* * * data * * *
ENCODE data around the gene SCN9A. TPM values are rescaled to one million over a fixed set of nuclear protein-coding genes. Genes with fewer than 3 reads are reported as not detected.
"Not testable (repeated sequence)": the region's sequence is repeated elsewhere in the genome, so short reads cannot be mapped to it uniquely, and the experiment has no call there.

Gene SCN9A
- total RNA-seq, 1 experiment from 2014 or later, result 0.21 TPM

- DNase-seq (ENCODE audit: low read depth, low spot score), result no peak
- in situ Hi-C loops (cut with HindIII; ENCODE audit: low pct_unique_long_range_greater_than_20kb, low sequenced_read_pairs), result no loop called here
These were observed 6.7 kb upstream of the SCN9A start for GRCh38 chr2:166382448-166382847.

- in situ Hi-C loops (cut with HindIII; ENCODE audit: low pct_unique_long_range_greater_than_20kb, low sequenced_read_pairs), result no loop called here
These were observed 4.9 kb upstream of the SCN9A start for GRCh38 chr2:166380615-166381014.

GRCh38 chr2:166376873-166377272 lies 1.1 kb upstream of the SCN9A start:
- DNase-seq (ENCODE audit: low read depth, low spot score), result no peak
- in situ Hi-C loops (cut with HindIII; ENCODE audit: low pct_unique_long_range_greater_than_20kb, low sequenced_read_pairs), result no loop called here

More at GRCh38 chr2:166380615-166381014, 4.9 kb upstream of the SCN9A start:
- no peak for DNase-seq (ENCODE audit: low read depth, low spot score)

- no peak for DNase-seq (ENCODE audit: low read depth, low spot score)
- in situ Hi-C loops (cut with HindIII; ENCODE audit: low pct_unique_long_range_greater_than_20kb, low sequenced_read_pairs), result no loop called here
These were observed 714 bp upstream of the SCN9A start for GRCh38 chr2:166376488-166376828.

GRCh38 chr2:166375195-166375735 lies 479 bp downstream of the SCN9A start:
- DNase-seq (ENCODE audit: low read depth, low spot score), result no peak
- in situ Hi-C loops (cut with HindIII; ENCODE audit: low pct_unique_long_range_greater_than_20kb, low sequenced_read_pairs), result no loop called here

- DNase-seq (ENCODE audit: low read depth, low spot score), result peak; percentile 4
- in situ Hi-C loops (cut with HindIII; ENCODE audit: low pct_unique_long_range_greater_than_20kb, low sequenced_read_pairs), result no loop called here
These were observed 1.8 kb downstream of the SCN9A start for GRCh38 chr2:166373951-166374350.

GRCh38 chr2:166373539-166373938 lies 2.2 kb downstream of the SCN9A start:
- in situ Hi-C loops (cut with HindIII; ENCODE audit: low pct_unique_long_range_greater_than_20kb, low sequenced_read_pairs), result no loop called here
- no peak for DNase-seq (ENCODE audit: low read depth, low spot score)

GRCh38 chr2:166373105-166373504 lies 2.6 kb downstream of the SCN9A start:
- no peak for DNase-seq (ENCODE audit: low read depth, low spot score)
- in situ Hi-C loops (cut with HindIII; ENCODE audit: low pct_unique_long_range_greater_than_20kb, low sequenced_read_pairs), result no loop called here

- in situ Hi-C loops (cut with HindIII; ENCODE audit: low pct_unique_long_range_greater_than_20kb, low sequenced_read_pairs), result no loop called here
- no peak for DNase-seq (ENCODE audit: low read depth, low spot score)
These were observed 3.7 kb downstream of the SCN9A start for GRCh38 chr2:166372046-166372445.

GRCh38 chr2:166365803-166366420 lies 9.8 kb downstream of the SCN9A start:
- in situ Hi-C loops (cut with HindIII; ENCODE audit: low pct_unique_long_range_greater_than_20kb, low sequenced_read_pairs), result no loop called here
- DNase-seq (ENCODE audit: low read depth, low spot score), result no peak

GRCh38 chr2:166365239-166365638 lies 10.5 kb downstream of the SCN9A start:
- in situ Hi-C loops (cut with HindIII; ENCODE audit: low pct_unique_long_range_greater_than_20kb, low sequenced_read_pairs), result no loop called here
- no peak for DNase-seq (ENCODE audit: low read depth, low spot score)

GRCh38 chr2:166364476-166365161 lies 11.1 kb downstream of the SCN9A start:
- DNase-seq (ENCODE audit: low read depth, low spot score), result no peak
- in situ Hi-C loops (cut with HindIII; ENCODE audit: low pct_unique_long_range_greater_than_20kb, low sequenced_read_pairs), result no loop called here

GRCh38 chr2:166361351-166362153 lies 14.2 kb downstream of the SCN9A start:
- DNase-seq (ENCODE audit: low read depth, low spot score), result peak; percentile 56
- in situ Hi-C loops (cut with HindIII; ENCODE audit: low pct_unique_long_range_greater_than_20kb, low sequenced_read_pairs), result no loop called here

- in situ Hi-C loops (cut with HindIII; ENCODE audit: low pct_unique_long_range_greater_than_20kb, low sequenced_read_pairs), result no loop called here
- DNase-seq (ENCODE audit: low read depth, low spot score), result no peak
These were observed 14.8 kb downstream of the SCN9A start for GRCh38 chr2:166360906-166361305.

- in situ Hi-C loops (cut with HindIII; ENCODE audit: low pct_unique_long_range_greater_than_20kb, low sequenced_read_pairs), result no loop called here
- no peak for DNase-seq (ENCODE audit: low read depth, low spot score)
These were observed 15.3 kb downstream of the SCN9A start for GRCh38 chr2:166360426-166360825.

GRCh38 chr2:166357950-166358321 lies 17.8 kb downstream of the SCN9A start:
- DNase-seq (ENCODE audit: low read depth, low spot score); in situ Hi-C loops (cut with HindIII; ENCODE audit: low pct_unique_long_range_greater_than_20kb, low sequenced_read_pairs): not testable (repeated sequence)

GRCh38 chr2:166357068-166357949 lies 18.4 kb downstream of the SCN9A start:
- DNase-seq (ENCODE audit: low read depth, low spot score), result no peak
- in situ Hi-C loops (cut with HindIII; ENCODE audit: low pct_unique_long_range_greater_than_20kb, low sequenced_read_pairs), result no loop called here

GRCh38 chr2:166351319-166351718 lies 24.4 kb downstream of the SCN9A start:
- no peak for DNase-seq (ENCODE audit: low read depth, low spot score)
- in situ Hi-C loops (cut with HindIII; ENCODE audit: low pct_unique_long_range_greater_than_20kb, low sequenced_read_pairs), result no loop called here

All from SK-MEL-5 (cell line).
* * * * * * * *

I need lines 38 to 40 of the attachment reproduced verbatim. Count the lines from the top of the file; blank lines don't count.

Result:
- no peak for DNase-seq (ENCODE audit: low read depth, low spot score)

GRCh38 chr2:166364476-166365161 lies 11.1 kb downstream of the SCN9A start:
- DNase-seq (ENCODE audit: low read depth, low spot score), result no peak